Monday, May 21, 2007

Black & White Film

With all the discussion of black and white in digital photography, and the seeminglly endless recommendation to shoot color and convert it to black and white in Photoshop using the various tools, we have forgotten the long proven, traditional black and white film. Granted you can't shoot film with a digital camera, but you can simply add a film body to many digital camera system because they share the same lens mount and operability.

Really? If you do the homework, all digital camera system grew from the company's film-based camera system. This was due to the newness of digital cameras and to gain acceptability in the market the company's had to make it a complimentary camera to an existing photographer's camera system. Simply buy and shoot digital, you have all the lenses. Most new digital cameras had a less than full size sensor and some rethinking was in order, but that was minimal as the same lenses worked on both cameras.

As digital cameras grew and surpassed film cameras, most new photographers simply didn't buy film cameras and became exclusively digital photographers. In the recent years though, some have found traditional film cameras to be a worthy addition to their digital cameras for a variety of reasons. And many photographers who grew of with film and simply continued to use both in varying proportions over the years.

Since I had a Minolta manual focus camera system, and it's unique lens mount from Minolta's AF and digital cameras - now labelled Sony cameras - I had no choice when I went digital. But after getting and using Canon's digital camera (5D, see my blog) I went back to film by adding a EOS-1N, and haven't regretted it. First because I have a choice of mediums to shoot and second because highend film cameras are selling at 50% of the price now, cheaper than many digital cameras.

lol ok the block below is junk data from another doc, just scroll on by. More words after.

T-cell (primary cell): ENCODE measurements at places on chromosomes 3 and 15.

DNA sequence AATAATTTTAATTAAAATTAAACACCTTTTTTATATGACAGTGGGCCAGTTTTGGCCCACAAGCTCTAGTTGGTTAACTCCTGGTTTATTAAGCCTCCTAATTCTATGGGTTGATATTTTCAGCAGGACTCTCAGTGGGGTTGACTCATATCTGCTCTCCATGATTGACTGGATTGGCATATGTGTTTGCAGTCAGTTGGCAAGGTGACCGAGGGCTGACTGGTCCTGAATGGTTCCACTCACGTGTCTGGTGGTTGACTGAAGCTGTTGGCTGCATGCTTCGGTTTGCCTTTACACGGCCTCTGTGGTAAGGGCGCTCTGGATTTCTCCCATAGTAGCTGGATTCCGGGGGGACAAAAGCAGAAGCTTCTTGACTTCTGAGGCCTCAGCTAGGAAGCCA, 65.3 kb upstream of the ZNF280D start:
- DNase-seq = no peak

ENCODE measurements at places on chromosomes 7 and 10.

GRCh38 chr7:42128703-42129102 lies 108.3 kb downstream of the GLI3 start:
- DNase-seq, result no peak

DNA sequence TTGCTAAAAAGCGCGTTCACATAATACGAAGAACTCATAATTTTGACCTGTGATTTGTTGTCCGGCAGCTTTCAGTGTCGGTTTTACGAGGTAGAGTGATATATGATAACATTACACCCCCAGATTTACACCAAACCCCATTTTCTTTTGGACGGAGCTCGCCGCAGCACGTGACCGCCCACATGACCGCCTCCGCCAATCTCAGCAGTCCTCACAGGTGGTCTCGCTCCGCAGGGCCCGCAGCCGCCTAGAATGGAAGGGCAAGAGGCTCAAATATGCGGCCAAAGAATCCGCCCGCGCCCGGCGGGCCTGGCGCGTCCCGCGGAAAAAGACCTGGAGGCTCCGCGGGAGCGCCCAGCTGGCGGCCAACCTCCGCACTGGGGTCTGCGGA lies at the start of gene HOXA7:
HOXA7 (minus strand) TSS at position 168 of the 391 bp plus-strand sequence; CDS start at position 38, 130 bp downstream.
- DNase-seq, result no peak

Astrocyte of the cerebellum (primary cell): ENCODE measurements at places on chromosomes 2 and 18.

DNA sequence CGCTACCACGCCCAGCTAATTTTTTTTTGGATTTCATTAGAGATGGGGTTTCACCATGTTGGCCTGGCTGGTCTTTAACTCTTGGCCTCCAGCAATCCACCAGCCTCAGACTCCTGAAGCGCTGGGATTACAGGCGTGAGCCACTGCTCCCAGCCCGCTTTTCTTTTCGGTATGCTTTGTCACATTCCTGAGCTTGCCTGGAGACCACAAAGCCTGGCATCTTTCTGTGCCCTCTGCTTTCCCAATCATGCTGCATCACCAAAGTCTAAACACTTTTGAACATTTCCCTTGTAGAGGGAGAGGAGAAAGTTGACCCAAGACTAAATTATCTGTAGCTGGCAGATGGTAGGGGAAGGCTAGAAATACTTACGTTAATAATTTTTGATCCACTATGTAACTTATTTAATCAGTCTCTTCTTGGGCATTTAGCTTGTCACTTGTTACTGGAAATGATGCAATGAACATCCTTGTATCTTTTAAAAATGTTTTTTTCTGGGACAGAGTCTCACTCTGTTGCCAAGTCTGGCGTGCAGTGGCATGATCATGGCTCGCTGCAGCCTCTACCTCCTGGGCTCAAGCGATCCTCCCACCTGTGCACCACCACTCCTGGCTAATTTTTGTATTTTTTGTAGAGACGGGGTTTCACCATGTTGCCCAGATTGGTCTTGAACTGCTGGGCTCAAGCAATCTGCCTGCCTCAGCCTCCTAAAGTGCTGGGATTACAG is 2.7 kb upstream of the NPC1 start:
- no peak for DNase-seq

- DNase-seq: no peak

Well, I grew up in photography with black and white, but mostly second to my color film work. I've never had the ease of printing black and white negatives at home and rarely had access to open labs. And printing through commercial labs was laborously slow as you printed, viewed and reprinted, beside costly for each print. So I more or less dropped it until Agfa's Scala black and white slide (transparency) film came along.

Scala had, and still has, a small and dedicated group of photographers, but Scala was part of the first cuts as film companies reduced the inventories and production. It's sad, but realistically a casuality of digital which can come close to replicating so well. It doesn't change the fact I buy it when I see it and have a refrigerator of 5+ bricks to use. I like the film, but have only found it hard to scan to replicate the actual slide.

Ok, I've wandered around the subject, but then all I really wanted to do was touch on it.

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